I have been researching some as I am interested in massage therapy and am already an RN. It just seemed to make sense to me that with an RN license you can also provide/ practice massage, that it is within a nurse's scope of practice already. I do understand that maybe a seminar needs to be taken or a brief course of some proportion/self study, but I did not feel it made sense to go back to school for 9 months to a year, and pay 5-10k for massage school, if my nursing license covers massage. I ran into this article from the American Nurses Association here is the link: http://www.nursingworld.org/MainMenu...iesReport.aspx
It is called "Complimentary Therapy". I also read through the Nursing Entrepreneur board and it was of opinion of some of the nurses there that massage was indeed within a nurses scope of practice and stated as such on there State Boards' website. I would like to hear others thoughts and opinions.
P.s I live in Indiana and it is not yet require to have a license or be certified to practice as a massage therapist, that will take affect in 2009, and those practicing before hand will be grandfathered in.
Jun 16, '08
From my research and understanding , Indianas licensure is to take effect in january of 2009. grandfather clause usually require you to be an established practioner which usually means at least 3-5 years of practicing massage therapy. As an RN i thought the same until doing the research. The school and experience was all worth it. This is not just a rubby dubby job we're doing here and require some extensive knowledge base in anatomy and knowing(memorizing) all the 650 muscles , their insertion points and their attachments. which is not fully covered in nursing school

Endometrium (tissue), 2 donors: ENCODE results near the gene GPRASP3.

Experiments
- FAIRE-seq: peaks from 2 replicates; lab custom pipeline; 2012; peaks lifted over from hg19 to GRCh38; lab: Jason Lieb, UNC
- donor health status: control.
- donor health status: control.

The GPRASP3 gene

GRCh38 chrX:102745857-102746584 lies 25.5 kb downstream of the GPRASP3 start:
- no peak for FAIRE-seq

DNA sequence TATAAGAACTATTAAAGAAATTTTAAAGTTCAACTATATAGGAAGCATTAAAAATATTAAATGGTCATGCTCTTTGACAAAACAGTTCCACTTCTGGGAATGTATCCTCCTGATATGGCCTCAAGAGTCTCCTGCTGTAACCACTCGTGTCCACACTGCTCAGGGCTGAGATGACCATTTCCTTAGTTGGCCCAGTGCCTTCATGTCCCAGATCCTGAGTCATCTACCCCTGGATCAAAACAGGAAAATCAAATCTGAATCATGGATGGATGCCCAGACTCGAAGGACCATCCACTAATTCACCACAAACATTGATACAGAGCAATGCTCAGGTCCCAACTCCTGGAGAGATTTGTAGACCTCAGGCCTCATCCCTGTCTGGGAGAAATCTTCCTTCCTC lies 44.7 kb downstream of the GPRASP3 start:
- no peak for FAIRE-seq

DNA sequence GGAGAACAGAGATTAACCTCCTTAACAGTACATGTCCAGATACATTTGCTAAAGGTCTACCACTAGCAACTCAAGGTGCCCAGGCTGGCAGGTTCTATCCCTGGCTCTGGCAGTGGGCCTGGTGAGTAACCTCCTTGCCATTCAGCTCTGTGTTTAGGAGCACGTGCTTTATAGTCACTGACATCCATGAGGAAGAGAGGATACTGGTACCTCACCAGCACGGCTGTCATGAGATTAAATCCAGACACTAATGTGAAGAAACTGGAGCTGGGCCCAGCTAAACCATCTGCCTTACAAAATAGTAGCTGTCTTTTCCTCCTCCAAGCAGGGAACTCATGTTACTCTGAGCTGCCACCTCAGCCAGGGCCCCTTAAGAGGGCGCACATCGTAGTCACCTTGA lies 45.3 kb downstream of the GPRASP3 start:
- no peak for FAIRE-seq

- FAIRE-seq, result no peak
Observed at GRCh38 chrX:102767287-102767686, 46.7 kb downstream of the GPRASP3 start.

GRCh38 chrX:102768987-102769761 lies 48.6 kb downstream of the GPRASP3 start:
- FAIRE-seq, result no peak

. Also not covered was the ethics, business practices and techniques for specific sports injuries and contraindications to massage. In Illinois we may not need a license and it is within our scope of practice but per state requirement for the safety of all we are required to still have minimum 500 hours of education in massage therapy. Will anyone hire you or take you seriously as a massage therapist without that massage therapy license- sorry no. That is the purpose of the licensure. National certification is even better. for more info follow your chapter from AMTA(American massage therapy association) or www.ncbtmb.org
for more info on national certification. Also required are continuing education credits yearly to maintain your license but I won't get into that in this forum. Good Luck and go to school! There is never an easy way out unless you win the lottery and even then you have to pay tax.
here is an additional article pertaining to Indiana massage license http://www.massagemag.com/Resources/USCan/inlaws.php
Last edit by massageRN on Jun 16, '08
: Reason: addition of website referral